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ACT I - 2022
II Trieste
Weight of history
NESTOR Museo Joyce Trieste

City Rationale

Joyce began writing Ulysses in Trieste c.1911. He had posited that the Liffey ends in the short canal that literally comes to a halt at the Catholic Cathedral in Trieste. Pre-WWI Trieste was the Mediterranean’s second largest port and a major global player between Europe and Asia, a polyglot city of different ethnicities and languages: Italian, German, Czech, Greek, Albanian, Serb, Croat and Slovenian. It was the perfect historic melting pot out of which to create such a multifarious epic as Joyce’s Ulysses. A number of the characters in the novel are modelled on people Joyce knew in Trieste, most particularly the writer Italo Svevo as Bloom. Trieste was at the centre of European history during the early writing of Ulysses as Austria’s principal port. Jan Morris later wrote of Trieste as ‘an allegory of limbo, an enclave sui generis.’ A notable feature of Trieste is its long and wide concrete pier (or ‘a disappointed bridge’ as Joyce described a pier in this episode) that stretches into the Adriatic.

Ulysses Episode

Stephen is teaching a history class on the victories of Pyrrhus of Epirus. After class, one student, Cyril Sargent, stays behind so that Stephen can show him how to do a set of algebraic exercises. Stephen looks at Sargent’s ugly face and tries to imagine Sargent’s mother’s love for him. He then visits school headmaster Garrett Deasy, from whom he collects his pay and a letter to take to a newspaper office for printing. The two discuss Irish history and the role of Jews in the economy. As Stephen leaves, Deasy said that Ireland has “never persecuted the Jews” because the country “never let them in”. This episode is the source of some of the novel’s most famous lines, such as Dedalus’s claim that “history is a nightmare from which I am trying to awake” and that God is “a shout in the street.”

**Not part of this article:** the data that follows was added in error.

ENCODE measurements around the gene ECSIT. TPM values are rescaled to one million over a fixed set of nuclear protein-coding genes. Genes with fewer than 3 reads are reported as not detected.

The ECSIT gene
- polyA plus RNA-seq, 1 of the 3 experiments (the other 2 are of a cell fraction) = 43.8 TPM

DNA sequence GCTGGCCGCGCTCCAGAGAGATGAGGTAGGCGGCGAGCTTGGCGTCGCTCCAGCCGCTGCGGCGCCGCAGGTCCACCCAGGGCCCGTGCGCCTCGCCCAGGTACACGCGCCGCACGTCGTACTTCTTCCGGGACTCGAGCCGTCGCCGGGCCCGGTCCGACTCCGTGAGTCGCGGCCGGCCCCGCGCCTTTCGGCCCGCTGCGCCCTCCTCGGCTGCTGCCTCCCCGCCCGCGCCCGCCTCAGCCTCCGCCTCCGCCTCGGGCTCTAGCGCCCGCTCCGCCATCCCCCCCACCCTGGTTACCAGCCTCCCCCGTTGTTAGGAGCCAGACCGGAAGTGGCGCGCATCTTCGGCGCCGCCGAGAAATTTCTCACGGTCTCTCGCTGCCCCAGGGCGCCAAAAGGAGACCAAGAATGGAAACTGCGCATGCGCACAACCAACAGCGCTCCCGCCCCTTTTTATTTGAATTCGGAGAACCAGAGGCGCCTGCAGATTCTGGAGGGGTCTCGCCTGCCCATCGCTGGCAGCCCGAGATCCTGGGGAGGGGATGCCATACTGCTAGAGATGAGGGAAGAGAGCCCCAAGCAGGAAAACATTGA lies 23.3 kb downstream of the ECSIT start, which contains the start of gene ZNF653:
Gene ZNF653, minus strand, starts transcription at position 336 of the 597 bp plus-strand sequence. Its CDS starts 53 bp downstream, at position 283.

Homer Odyssey Chapter

Book 3: At Pylos, Telemachus and Mentor (Athena in disguise) witness an impressive religious ceremony in which dozens of bulls are sacrificed to Poseidon, the god of the sea. Although Telemachus has little experience with public speaking, Mentor gives him the encouragement that he needs to approach Nestor, the city’s king, and ask him about Odysseus. He recounts that after the fall of Troy a falling-out occurred between Agamemnon and Menelaus (King of Sparta), the two Greek brothers who had led the expedition. Nestor went with Menelaus, while Odysseus stayed with Agamemnon, and he has heard no news of Odysseus. Telemachus then asks Nestor about Agamemnon’s fate. Nestor explains that Agamemnon returned from Troy to find that Aegisthus, a base coward who remained behind while the Greeks fought in Troy, had seduced and married his wife, Clytemnestra. With her approval, Aegisthus murdered Agamemnon. He would have then taken over Agamemnon’s kingdom had not Orestes, who was in exile in Athens, returned and killed Aegisthus and Clytemnestra. Nestor holds the courage of Orestes up as an example for Telemachus. Nestor sends his own son Pisistratus along to accompany Telemachus to Sparta,

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Kingston pier, Stephen said. Yes, a disappointed bridge.


Partner description

The Department of Culture of the Municipal Administration, in charge of cultural policies, manages 16 Civic Museums of History and Art, 4 Civic Museums of Science, 3 Literary Museums. The Joyce Museum in Trieste is a dynamic structure in continuous evolution that testifies the close relationship between Joyce and Trieste and the fundamental role that the Adriatic city has in fully understanding the life of the Irish writer and his works. The Museum conserves material of all kinds concerning Joyce’s period in Trieste and promotes knowledge of the writer and his relationship with our city.

History, Stephen said, is a nightmare from which I am trying to awake.
ACT I - 2022
III Vilnius
Urban renewal and the reinvention of the city
PROTEUS Vilnius City Museum, Critical+Xwhy Agency